Weekly Recap June 2016 #5

Weekly Recap June 2016 #5

I have fallen behind in the blogging, but not so much in the reading! So many Australian authors this week! I am definitely finding it easier to keep up with these weekly wrap-ups than my normal blogging! I’ve been finished uni for a week, but I then worked six days in a row, so I haven’t managed it. And I’m heading away to the snow this week so the blog will be very quiet!

IMG_5713The Boundless Sublime – Lili Wilkinson (4 stars) (Australian author)

This is a book about a cult. Ruby Jane Galbraith is vulnerable. Her little brother died, and she feels at fault. Her family has fallen apart, and she doesn’t know where to turn. And then she meets Fox – he is stunningly attractive, and rather naive. He is part of a cult, dedicated to achieving The Boundless Sublime. Ruby signs up to spend more time with Fox, and becomes indoctrinated. It was absolutely amazing to see someone go through the different stages of scepticism. I can’t wait to review this book in full, closer to the publication date! I have lots of feelings! (Particularly about the fact that everyone in the cult calls their leader ‘Daddy’. Ewwwwww!)

The Hate Race – Maxine Beneba Clarke (4 stars) (Australian author)

An incredibly powerful memoir about the author’s experiences of racism within Australia. It was a confronting, but important read. I felt great shame reading it – I know that I have witnessed racism and not spoken out. Reading about Maxine’s experiences as a child and teenager were horrifying – particularly the memory of other children at primary school calling her ‘Patch’ because she resembled a classmate’s dog. Awful. But Maxine spins a wonderful tale, referencing her West Indian ancestry regularly as an influence for her storytelling technique. I am now determined to seek out her other works – Foreign Soil was shortlisted for the 2015 Stella Prize.

The Special Ones – Em Bailey (5 stars) (Australian author)

IMG_5722Another cult book! Once I’d started on this theme, I just couldn’t stop! This book was totally compelling – I seriously couldn’t put it down. Esther, Harry, Felicity and Lucille live a simple life on a farm. But every night they sit in front of computers and answer their followers’ questions. They are the ‘Special Ones’. Although their followers believe that they are immortal beings, they are children, abducted from their lives to follow a set of rules determined by ‘him’, their mysterious ringleader. A totally thrilling read, and the cult was super creepy.

It – Alexa Chung (3 stars)

I bought this book ages ago, when I was determined to be a part of the stylish set. And then I opened it to a page with two photos of a totally naked woman – I wasn’t expecting that, and wasn’t ready for that, so I never picked it up! However, I noticed that it was easy to read, not least because most of its pages are photo-only. It didn’t give as much biographical information as I wanted, nor even that much discussion about Chung’s status as an ‘It girl’. But she wrote as though she were pouring out parts of her soul, and I did really like that. I only wish there had been a little more to it.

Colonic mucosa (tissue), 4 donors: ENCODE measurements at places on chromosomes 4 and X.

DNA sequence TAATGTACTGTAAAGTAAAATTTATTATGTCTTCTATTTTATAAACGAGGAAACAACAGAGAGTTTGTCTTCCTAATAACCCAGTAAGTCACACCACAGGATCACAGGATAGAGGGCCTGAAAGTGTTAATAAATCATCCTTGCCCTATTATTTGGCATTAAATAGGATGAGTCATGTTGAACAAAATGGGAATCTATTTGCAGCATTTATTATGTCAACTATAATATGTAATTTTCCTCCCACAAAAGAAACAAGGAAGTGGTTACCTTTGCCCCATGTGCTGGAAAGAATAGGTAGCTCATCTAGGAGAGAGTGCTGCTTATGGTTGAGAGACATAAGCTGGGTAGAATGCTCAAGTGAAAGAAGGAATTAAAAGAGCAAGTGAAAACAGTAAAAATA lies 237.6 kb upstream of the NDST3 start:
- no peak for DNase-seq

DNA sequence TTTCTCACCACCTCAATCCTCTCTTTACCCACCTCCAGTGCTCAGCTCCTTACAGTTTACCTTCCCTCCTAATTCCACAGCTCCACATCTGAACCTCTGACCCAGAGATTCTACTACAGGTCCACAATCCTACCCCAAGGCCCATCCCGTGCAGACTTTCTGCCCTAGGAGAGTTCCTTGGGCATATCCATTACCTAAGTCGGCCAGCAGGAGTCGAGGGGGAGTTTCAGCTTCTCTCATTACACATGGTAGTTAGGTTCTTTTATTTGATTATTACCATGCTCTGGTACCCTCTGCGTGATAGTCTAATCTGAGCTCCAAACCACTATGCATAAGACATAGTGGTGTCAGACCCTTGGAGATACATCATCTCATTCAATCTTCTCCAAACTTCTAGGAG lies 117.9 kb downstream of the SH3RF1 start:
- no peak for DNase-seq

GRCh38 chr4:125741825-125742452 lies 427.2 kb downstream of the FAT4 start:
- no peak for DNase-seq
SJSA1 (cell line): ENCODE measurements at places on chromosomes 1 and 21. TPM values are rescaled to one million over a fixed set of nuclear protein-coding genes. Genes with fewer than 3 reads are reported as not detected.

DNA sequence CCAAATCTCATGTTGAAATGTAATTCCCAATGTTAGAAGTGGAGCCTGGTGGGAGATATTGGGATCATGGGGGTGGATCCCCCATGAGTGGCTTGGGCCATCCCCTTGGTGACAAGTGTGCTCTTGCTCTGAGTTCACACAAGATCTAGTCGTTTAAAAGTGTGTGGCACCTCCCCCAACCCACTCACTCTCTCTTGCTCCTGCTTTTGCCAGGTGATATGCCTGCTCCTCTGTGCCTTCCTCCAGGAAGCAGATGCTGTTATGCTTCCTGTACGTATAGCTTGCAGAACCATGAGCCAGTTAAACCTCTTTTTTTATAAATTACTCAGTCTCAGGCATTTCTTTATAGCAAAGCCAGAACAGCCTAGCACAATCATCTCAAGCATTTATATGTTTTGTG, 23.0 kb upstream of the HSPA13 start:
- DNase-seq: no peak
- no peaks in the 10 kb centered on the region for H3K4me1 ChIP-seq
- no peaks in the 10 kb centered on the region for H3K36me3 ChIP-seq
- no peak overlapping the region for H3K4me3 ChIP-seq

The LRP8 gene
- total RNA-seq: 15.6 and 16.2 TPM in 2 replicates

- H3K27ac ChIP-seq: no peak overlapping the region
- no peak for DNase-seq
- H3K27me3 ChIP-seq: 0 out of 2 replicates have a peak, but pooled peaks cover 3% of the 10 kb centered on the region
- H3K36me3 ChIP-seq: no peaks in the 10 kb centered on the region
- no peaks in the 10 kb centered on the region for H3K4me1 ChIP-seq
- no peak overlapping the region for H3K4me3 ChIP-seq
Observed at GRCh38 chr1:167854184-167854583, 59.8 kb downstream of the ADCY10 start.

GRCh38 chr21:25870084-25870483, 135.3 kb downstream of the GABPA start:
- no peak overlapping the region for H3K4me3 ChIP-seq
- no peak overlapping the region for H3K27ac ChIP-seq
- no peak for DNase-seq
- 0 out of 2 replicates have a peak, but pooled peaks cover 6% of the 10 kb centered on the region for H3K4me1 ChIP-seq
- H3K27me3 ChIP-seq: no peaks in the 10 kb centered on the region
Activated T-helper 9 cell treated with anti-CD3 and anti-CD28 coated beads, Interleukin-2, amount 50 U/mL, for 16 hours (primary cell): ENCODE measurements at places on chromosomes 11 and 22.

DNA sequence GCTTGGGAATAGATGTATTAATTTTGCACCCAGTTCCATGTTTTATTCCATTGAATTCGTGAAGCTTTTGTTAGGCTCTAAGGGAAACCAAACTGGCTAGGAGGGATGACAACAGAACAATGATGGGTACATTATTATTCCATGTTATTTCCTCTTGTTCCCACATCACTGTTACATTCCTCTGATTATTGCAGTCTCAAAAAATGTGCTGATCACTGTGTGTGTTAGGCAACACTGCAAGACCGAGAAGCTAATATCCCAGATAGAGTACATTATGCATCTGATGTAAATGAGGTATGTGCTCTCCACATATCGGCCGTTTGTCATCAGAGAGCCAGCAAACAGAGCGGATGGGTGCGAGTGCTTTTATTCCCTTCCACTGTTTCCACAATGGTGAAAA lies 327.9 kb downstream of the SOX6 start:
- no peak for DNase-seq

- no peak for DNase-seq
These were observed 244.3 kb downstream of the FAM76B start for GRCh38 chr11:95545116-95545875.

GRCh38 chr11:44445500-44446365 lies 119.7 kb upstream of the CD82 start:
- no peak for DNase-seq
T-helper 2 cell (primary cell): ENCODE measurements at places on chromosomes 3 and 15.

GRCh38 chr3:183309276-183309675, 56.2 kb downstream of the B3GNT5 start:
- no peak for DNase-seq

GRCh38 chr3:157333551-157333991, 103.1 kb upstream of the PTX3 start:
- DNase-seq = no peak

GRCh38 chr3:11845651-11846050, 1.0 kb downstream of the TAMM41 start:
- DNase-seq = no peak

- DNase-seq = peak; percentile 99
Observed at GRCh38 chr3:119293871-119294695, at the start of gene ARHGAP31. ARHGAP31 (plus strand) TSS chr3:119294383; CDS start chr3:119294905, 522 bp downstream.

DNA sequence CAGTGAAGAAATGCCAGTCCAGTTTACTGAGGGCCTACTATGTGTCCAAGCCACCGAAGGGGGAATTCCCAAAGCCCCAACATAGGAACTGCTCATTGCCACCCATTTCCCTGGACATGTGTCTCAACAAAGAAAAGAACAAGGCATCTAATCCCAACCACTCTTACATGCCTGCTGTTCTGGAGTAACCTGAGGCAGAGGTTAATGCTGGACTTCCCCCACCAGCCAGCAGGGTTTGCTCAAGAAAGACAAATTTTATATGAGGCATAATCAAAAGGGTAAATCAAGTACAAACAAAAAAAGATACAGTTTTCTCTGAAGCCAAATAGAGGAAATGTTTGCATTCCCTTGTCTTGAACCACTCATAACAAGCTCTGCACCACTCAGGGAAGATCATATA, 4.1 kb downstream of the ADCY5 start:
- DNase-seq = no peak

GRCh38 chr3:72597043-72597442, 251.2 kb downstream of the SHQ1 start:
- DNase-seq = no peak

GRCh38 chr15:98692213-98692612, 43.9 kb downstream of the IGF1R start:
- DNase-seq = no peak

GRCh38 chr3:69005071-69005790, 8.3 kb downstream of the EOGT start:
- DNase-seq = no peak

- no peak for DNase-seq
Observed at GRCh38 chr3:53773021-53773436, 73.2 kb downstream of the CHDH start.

Words in Deep Blue – Cath Crowley (5 stars) (Australian author)

This is definitely one of my top five of 2016. It’s set mostly in a second-hand bookshop. And the bookshop has a Letter Library (which is officially the coolest thing ever!) – people can leave notes to strangers or friends in a specific shelf of books in the store. Henry and George are siblings who live in the shop with their Dad. They have a cat called Ray Bradbury. George was probably my favourite character – she wasn’t very trusting, having been bullied at school. But she had such heart. Rachel used to be Henry’s best friend, before she moved away. She was in love with him, but he had his heart set on the selfish Amy. Rachel’s brother has died, and she’s come back to get away from her new life. Working at the bookshop, cataloguing the contents of the Letter Library, she slowly learns to live with her grief. It was a truly wonderful story, told through both Henry and Rachel, as well as the occasional letter! Cath Crowley – you are my new favourite!

The 13-Storey Treehouse – Andy Griffiths & Terry Denton (4 stars) (Australian authors)

With the newest treehouse book due for release in August – it’s going to be BIG for my work! – I thought I should probably see what all the fuss is about with this series of books. I honestly did not expect to like them as much as I did – very, very funny. (I even missed my train stop because I was too absorbed!) Terry and Andy live in a fantastic treehouse. Through the course of their story, they fight off a sea monster, a giant gorilla, and a horde of monkeys. And somehow they manage to write a book so that their angry publisher doesn’t fire them!

The BFG – Roald Dahl (5 stars)

I needed to reread this book in preparation for seeing the movie. (Sadly, that won’t actually happen until I return from my holiday in a week and a half!) The book was EVEN BETTER than I remembered! The BFG is just a fabulous character with his unique way of speaking – not just the snozzcrackling, scrumpdiddlyumptious words he uses, but his endearing incorrect conjugations (I is…). Sophie, too, was just as marvellous as I recall. Can’t wait to see the movie!

Currently reading: Inbetween Days – Vikki Wakefield

What did you read this week?


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